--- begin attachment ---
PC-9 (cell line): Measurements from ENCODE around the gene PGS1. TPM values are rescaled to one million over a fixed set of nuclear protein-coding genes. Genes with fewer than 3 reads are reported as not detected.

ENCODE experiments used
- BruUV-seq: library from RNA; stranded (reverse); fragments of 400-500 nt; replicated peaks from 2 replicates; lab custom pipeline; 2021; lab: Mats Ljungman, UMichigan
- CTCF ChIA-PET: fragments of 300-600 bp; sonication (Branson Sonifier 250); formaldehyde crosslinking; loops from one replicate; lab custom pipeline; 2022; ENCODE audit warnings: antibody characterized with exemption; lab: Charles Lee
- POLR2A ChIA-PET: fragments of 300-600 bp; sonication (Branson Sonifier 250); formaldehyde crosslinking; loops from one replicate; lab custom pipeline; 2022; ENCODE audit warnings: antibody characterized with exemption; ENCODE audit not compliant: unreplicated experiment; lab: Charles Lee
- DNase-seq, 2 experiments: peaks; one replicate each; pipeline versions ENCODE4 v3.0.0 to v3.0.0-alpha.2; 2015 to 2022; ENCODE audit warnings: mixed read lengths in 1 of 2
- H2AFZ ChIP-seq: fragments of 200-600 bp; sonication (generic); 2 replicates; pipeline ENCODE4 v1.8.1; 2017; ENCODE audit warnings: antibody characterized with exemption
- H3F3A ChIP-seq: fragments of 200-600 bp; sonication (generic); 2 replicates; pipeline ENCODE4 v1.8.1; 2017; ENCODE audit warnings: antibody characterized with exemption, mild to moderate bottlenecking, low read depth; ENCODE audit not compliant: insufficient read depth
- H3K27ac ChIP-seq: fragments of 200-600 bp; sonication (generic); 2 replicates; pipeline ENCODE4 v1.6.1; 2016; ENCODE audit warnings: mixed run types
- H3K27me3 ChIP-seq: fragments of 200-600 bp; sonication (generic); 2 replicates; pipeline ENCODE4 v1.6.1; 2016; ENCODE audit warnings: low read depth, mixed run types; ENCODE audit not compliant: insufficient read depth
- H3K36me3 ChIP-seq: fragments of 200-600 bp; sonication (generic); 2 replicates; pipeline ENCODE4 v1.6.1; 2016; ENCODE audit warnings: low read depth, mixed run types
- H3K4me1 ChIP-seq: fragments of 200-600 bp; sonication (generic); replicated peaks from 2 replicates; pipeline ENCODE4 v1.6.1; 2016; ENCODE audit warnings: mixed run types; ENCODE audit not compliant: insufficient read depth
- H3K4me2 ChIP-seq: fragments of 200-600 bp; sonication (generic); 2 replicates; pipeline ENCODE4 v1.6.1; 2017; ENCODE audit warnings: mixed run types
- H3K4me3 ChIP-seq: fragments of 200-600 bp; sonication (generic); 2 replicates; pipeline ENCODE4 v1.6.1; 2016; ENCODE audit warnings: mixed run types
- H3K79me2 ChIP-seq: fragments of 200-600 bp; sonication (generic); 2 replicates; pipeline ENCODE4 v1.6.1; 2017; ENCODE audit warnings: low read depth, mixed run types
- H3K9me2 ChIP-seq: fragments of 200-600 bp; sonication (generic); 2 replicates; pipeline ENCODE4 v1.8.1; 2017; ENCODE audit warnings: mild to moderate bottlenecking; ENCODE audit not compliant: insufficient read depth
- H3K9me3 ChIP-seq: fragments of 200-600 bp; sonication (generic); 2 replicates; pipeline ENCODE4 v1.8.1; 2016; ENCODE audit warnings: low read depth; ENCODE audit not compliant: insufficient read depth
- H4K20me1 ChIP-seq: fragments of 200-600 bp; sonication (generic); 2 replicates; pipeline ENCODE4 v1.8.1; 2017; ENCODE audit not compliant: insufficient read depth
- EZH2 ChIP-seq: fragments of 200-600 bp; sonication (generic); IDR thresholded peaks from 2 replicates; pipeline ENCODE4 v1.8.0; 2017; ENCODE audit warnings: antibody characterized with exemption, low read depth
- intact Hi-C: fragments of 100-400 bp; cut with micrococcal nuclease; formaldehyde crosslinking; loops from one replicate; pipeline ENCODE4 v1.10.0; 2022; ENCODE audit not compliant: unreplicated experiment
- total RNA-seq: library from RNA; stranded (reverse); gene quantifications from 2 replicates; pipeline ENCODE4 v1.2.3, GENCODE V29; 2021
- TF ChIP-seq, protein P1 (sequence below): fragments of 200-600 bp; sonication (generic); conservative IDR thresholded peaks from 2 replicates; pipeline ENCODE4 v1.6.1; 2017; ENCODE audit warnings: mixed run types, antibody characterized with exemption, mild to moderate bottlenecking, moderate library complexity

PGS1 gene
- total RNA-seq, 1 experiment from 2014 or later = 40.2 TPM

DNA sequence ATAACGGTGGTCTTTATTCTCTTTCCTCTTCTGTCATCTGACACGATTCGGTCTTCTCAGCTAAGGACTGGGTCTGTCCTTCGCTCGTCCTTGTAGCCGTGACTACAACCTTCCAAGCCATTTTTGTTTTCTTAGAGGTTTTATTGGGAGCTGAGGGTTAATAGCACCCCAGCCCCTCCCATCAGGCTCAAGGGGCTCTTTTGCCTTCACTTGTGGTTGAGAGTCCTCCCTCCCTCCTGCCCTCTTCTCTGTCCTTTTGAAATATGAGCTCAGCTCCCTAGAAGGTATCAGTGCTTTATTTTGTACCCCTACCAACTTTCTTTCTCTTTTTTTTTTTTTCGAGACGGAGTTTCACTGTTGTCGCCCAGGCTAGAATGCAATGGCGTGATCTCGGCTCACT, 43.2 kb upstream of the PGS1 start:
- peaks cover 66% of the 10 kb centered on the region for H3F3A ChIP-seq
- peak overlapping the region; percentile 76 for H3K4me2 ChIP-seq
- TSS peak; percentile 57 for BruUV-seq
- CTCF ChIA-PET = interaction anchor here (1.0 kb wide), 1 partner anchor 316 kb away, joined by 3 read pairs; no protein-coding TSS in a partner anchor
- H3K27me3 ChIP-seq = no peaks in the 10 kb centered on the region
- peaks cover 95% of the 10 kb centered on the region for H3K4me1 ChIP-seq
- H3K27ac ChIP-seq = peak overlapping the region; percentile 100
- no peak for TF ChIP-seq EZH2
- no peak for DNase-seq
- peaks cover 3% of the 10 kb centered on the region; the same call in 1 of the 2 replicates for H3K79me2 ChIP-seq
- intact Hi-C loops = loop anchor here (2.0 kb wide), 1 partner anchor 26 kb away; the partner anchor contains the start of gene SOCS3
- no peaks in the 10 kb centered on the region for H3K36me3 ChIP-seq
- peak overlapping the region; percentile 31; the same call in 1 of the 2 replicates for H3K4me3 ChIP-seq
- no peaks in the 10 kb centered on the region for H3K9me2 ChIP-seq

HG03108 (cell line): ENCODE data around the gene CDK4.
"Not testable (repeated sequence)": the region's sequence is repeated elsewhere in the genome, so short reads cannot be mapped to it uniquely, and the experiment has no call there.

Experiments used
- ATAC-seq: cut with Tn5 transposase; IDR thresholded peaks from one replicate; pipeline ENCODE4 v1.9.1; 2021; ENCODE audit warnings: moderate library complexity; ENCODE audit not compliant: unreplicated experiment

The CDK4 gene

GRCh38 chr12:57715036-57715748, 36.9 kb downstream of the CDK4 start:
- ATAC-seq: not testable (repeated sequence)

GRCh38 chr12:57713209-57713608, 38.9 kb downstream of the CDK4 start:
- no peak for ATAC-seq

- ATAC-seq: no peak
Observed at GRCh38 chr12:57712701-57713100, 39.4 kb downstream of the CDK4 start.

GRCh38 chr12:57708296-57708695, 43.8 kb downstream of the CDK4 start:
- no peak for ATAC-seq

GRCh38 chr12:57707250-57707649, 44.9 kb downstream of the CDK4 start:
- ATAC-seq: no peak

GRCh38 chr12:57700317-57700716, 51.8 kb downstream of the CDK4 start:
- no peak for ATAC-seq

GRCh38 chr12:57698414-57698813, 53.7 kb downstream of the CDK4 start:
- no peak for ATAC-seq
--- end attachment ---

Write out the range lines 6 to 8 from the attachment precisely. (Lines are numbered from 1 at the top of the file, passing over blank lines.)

- DNase-seq, 2 experiments: peaks; one replicate each; pipeline versions ENCODE4 v3.0.0 to v3.0.0-alpha.2; 2015 to 2022; ENCODE audit warnings: mixed read lengths in 1 of 2
- H2AFZ ChIP-seq: fragments of 200-600 bp; sonication (generic); 2 replicates; pipeline ENCODE4 v1.8.1; 2017; ENCODE audit warnings: antibody characterized with exemption
- H3F3A ChIP-seq: fragments of 200-600 bp; sonication (generic); 2 replicates; pipeline ENCODE4 v1.8.1; 2017; ENCODE audit warnings: antibody characterized with exemption, mild to moderate bottlenecking, low read depth; ENCODE audit not compliant: insufficient read depth